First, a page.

Most proteins conform to the classical view that a polypeptide chain populates a single, stable native state. However, the phenomenon of fold switching, where protein sequences can exist at the interface between completely different folds, creates serious challenges to our understanding of how amino acid sequence encodes 3D structure. Additionally, it has many implications for understanding how proteins evolve, how mutation is related to disease, and how function is annotated to sequences of unknown structure. Here, the overall objective is to determine experimentally how amino acid sequences migrate through fold space. We will determine the generality of fold switching and define its common principles by designing, engineering and analyzing a number of strategic protein switches. Our proposed studies employ small proteins that are widely used in experimental and computational folding studies, connecting our future results to a large body of knowledge.
We aim to show that: 1) many folds can switch into other completely different topologies;2) such switches can be designed/evolved;3) structures and energetics of switches can be understood;4) understanding can lead to prediction of other switches. Previous examination of both natural and engineered fold switches has shown that three conditions are generally necessary for a fold switch: 1) low stability of both folds;2) compatibility of hydrophobic cores between folds;and 3) long range interactions in one fold which can override local interactions in the other. Methodical studies of fold switching require design and selection methods robust enough to create multiple examples of switches. To create different switches, we have chosen a series of origin folds that represent a range of common topologies (orthogonal bundle, 3-helix bundle, ?- grasp, SH3 barrel) that will be switched into different context-driven, destination folds (?/? plait, ?/? sandwich, Rossman-like). This approach allows us to satisfy the three general conditions of switching mentioned above. It also mimics evolutionary migration of sub-domains through fold space. Selection through the use of phage display methods will produce heteromorphic and bi-functional proteins that will be used for structural and energetic analysis. These proteins will be studied by a variety of physical methods including microcalorimetry, CD and NMR. Detailed structural and thermodynamic analysis will give important insights into the physicochemical basis for fold switching. The energetic and structural results will reveal how multiple folds are connected through short mutational pathways. These mutational connectivities in fold space will create networks of probable fold migrations. Our results will also enable computational biologists to use these data in folding simulations, fold network studies, and for further development and refinement of stability and structure prediction algorithms.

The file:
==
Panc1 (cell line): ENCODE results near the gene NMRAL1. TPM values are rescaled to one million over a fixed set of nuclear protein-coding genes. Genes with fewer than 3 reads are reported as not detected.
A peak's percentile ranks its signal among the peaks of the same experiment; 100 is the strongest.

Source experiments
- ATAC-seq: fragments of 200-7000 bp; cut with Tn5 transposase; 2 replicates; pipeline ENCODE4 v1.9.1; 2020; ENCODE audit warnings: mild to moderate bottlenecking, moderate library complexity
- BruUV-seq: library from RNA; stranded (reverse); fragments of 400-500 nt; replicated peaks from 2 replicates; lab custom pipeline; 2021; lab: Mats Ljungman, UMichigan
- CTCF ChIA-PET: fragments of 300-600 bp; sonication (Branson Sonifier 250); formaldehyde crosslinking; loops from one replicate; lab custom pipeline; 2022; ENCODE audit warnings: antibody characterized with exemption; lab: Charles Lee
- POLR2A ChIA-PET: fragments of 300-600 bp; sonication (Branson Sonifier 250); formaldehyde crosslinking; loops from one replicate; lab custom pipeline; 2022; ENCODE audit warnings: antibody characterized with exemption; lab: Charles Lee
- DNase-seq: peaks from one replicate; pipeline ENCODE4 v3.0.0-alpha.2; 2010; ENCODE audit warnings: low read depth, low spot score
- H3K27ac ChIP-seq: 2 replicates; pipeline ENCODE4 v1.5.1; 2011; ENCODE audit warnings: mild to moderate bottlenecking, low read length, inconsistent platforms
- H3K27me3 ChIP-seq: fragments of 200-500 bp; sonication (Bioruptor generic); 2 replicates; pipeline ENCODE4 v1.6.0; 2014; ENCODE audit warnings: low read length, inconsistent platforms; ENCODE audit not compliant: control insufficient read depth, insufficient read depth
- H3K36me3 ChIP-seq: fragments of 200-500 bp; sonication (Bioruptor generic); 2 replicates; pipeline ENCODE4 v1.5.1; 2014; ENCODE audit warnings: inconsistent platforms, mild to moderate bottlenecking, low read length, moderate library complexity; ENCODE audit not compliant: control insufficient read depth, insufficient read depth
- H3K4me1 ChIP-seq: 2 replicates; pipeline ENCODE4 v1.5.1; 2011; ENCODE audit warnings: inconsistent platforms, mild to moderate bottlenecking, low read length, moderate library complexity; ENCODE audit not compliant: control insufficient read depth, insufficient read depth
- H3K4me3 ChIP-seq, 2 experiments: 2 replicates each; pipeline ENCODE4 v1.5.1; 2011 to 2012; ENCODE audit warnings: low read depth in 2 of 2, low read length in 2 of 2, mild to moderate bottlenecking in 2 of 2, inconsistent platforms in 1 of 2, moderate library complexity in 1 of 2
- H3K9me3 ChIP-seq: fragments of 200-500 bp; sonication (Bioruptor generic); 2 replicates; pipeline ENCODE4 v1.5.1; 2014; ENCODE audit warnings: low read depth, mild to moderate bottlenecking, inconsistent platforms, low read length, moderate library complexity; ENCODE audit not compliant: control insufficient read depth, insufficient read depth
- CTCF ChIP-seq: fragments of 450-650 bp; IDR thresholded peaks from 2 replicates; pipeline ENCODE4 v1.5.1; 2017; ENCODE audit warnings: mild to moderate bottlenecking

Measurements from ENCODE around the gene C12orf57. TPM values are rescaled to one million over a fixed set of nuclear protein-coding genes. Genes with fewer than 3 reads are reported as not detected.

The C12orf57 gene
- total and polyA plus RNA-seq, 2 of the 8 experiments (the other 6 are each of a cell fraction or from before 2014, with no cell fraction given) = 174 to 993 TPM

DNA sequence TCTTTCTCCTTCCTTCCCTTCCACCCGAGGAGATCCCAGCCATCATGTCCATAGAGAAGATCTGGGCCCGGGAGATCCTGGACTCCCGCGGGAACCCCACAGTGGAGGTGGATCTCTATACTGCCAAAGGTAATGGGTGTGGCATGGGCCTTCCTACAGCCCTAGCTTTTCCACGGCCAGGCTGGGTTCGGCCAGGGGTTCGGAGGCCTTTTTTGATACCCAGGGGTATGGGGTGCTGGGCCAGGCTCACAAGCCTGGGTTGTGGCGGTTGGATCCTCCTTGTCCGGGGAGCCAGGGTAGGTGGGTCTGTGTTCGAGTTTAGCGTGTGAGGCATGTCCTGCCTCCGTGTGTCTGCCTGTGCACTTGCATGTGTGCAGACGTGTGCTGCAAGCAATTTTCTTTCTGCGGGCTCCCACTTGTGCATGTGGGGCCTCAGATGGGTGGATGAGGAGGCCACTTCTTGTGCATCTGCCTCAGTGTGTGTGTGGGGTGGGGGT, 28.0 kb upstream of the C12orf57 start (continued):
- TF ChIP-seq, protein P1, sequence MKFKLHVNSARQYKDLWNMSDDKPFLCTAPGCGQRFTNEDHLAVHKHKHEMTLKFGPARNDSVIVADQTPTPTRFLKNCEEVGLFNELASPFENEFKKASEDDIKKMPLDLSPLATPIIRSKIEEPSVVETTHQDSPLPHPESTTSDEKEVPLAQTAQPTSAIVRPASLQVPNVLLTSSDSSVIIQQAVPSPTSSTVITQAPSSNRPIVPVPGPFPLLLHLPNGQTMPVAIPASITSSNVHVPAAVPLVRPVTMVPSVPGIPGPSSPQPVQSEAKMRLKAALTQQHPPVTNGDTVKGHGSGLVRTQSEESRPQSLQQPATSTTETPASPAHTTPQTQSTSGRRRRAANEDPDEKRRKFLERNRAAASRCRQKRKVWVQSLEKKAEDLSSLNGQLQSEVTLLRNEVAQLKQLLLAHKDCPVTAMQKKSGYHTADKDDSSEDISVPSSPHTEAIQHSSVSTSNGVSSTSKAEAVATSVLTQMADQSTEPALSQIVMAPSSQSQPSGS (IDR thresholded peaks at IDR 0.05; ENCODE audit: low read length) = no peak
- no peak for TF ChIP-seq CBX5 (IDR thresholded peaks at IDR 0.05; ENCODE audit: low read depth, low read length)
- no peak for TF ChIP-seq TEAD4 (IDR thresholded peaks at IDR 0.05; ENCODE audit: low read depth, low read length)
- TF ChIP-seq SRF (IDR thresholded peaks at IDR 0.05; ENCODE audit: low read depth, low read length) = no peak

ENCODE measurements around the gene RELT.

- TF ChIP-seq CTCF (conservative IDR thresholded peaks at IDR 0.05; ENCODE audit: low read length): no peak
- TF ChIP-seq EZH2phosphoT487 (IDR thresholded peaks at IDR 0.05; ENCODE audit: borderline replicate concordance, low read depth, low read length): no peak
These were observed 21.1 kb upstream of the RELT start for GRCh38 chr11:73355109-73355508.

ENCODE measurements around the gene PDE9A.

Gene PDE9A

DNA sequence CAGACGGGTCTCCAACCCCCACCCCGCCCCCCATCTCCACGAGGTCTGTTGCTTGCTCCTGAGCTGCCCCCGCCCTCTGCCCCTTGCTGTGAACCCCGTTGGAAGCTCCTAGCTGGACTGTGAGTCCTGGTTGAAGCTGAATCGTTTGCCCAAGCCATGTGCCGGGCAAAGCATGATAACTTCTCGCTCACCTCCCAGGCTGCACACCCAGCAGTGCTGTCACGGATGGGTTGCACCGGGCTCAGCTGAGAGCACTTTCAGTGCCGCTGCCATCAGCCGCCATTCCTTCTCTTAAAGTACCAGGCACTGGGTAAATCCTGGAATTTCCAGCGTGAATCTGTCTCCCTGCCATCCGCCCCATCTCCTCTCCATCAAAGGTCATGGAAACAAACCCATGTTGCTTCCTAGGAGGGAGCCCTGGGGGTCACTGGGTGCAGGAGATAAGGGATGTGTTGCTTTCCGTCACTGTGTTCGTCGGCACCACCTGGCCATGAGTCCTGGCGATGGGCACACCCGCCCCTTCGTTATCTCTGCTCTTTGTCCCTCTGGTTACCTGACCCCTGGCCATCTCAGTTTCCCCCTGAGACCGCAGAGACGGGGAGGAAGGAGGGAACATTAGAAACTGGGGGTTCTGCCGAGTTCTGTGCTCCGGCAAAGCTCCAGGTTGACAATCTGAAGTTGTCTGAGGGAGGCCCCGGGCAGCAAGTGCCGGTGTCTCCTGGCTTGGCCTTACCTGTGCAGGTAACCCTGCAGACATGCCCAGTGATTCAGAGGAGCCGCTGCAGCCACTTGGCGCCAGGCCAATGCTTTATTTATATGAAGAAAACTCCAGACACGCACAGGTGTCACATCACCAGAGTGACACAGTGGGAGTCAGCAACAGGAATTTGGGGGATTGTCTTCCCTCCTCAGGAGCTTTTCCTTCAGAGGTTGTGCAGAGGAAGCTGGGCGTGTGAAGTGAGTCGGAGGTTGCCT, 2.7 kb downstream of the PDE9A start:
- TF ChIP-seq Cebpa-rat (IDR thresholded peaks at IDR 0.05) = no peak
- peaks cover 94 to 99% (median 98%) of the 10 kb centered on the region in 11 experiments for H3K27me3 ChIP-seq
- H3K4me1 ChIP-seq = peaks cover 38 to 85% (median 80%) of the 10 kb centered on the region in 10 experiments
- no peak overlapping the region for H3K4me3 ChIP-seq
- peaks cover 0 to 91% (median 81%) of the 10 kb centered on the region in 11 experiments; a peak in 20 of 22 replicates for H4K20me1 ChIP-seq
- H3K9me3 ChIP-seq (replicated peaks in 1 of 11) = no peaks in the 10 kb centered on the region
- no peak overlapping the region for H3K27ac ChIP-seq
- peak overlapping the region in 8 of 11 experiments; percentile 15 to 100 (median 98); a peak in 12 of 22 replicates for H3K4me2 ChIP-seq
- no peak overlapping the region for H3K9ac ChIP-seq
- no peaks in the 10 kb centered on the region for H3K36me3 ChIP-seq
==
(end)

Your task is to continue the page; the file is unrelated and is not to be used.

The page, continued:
Public Health Relevance